Keep going through the first draft

A portfolio of William Shakespeare's plays
The first draft of a novel is the initial creation of the story. The result will produce a manuscript, not a publishable book. The manuscript must be rewritten several times to craft a book. There will be many false starts, weak writing and mistakes. That doesn’t matter. I never write outlines; I just begin with a situation, put characters in it under pleasure and see what happens. Not everyone works this way. If you do write outlines before starting a book, don’t feel you must constrain yourself to them. You don’t fully know the story you’re writing or the characters you’re creating until you work with the prose for a while.

As you write, concepts will come to mind that you hadn’t thought of. You will realize the true nature of relationship between characters and imagine new twists in the plot. Put these things down and let your imagination run free. If you start on a divergent path, follow it to see where it leads. You may eliminate it later, but explore it anyway. It might lead to something better than you originally envisioned. The final book may bear little resemblance to what you considered in the beginning.

Never go back and edit anything in the first draft as you write. If you realize something needs to change at the beginning, make a note on the side and continue as if that change had been made, then fix the beginning in subsequent drafts.
Now there's only one true rule in writing - you can do anything you can get away with, however the trick is in knowing what that is, and that requires a knowledge of writing guidelines. It also takes experience.

Practice good writing from the beginning. Watch grammar, avoid clichés and be selective with adverbs as you create the first draft. Don't fall back on sloppy writing. Build a story, don't just dump words. Train yourself to be a better writer with each sentence. This will allow you to grow as an author because writing is a life long learning experience. It also makes life easier with the second, third, fourth and subsequent drafts to craft a manuscript into a book, short story or article.

Don't Write to Trends

Don’t try to write to trends or opinion polls. These change too often. By the time your book is ready for publication, tastes can vanish.

Be bold. Sit down and write your book. It's all you can do.

The Lord of the Rings was a modest seller when it first appeared in the early 1950s. Nothing like it had been published before.

It wasn’t until the 1960s, when college students discovered the books, that it became the hit we know today.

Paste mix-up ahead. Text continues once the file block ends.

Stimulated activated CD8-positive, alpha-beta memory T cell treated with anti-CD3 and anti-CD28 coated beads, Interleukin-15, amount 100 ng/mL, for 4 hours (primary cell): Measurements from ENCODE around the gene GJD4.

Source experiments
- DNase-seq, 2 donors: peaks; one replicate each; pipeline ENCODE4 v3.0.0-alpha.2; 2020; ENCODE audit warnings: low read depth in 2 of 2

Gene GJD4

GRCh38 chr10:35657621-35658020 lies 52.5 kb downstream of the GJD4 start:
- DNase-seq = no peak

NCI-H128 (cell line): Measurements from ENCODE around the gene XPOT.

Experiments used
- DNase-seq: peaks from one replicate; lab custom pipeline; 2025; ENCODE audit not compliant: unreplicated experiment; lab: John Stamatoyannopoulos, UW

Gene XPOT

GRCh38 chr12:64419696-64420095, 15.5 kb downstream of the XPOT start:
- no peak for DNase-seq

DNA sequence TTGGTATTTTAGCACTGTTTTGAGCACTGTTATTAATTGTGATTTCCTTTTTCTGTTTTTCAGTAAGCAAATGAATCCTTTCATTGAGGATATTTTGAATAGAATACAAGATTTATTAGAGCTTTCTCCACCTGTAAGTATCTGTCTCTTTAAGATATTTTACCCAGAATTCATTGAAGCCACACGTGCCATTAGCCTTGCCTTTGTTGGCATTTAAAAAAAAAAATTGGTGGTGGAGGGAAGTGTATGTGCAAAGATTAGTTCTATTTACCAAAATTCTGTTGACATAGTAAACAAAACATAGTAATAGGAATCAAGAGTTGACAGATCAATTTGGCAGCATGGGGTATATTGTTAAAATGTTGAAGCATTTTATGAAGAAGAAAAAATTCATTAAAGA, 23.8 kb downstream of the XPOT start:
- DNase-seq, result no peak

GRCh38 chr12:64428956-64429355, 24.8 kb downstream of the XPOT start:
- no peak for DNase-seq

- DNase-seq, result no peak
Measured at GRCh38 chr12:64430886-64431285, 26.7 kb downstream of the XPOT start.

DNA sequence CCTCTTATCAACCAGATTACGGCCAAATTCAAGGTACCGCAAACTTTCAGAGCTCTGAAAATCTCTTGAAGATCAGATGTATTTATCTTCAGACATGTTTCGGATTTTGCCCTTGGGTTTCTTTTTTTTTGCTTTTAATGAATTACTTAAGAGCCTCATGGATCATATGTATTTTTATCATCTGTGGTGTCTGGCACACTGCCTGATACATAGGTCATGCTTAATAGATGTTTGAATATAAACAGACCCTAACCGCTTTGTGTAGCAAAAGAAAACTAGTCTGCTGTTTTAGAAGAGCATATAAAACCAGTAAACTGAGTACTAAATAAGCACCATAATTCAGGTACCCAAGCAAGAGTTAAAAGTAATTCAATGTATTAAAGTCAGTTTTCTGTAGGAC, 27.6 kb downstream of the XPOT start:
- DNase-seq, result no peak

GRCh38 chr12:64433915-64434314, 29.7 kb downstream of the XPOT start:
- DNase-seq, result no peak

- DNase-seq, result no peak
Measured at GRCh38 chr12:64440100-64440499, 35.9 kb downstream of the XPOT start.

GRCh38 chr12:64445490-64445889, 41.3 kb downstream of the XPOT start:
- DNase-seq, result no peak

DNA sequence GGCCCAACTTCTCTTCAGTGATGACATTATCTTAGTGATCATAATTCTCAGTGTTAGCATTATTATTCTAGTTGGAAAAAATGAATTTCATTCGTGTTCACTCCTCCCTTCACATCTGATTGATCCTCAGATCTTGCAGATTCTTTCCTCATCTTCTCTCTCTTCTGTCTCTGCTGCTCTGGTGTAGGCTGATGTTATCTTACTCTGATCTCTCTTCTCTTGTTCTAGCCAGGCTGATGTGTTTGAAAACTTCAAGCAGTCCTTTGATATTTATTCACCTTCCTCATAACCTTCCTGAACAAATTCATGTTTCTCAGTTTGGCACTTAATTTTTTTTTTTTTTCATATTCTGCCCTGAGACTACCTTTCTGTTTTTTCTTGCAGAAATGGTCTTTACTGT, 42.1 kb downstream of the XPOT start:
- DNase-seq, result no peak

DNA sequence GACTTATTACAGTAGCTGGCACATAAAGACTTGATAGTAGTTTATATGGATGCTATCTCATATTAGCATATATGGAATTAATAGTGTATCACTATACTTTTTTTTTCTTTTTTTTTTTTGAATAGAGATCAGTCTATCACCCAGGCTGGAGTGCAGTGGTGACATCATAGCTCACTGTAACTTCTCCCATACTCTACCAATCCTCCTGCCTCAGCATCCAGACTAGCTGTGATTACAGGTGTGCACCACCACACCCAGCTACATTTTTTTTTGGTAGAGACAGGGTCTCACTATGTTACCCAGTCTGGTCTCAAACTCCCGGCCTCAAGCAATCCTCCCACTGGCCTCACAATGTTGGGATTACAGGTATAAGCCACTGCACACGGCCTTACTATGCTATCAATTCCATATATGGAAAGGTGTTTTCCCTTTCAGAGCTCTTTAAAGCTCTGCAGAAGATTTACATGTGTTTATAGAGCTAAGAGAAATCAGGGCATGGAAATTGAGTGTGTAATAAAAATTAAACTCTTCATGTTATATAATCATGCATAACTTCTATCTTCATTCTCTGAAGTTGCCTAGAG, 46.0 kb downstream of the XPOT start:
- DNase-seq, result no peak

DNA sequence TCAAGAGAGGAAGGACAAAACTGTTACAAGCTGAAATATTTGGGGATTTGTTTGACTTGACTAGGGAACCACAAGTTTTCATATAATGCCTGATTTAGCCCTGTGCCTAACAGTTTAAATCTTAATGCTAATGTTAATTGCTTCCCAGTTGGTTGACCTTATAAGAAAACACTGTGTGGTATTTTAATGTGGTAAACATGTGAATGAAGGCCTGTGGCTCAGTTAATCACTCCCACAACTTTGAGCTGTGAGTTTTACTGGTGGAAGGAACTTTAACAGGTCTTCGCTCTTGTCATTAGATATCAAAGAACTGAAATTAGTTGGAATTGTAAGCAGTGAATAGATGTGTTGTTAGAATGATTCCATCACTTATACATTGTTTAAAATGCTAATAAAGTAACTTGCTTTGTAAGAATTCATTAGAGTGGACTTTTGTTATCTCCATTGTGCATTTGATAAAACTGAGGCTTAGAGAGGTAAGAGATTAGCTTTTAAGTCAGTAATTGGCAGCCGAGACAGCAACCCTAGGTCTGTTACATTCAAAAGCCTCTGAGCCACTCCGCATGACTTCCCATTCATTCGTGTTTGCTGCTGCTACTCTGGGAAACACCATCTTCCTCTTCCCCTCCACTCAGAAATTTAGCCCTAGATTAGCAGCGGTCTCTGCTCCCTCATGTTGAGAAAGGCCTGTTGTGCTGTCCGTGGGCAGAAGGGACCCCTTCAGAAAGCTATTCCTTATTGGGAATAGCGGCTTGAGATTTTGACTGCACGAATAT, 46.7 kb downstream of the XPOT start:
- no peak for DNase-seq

J.R.R. Tolkien didn’t write to please fans or media swings. He wrote from his heart. Write from yours. Tell your story. It has just as good a change of selling as trying to catch yesterday’s fad.

2001: A Space Odyssey Turns 55

55 years ago, a movie transformed science fiction films, Stanley Kubrick’s 2001: A Space Odyssey. Written in collaboration with legendary science fiction author Arthur C. Clark, who has second billing for the screenplay and wrote the novelization, the movie is based on Clark’s short story “The Sentinel” in which an object is dug up on the moon and sends a signal to an unidentified alien world, leaving the main character to wonder who will receive the alarm that humans have left the Earth.

Other Sci-fi films have tackled serious questions such Forbidden Planet, with it’s exploration of the human mind and it’s powers, and The Day the Earth Stood Still, whose themes cover the human propensity for violence and war with a draconian solution.

2001 Delved into more than social warnings. It contemplated the existence, place and future of human beings. It also introduced HAL 9000, the artificial intelligent computer who speaks and acts as if human, and in the end succumbs to human foibles to tragic ends.

The meticulous detail Kubrick put into all his films produced ground breaking special effects that won an Oscar and continue to stand up to this day. There would have been no Star Wars, Silent Running or any other modern sci-fi movies without 2001. The measured pace of the spacecrafts contrast with whizzing space battles, yet create the reality of space travel as had never been seen before. Astronauts have said viewing 2001: A Space Odyssey is like being in space again.

I’ve viewed the film over two dozen times, first in Cinerama with its 180-degree screen that wraps around the audience and fills the peripheral vision with the illusion of three dimensions without glasses, then in standard theaters, drive-ins, scan-and-pan broadcast TV before wide screen, VHS, DVD and Blue-Ray, which I watched again this week.

It was one of the major influences on me as a youth and a reason I became a writer, a teller of stories that expand the imagination.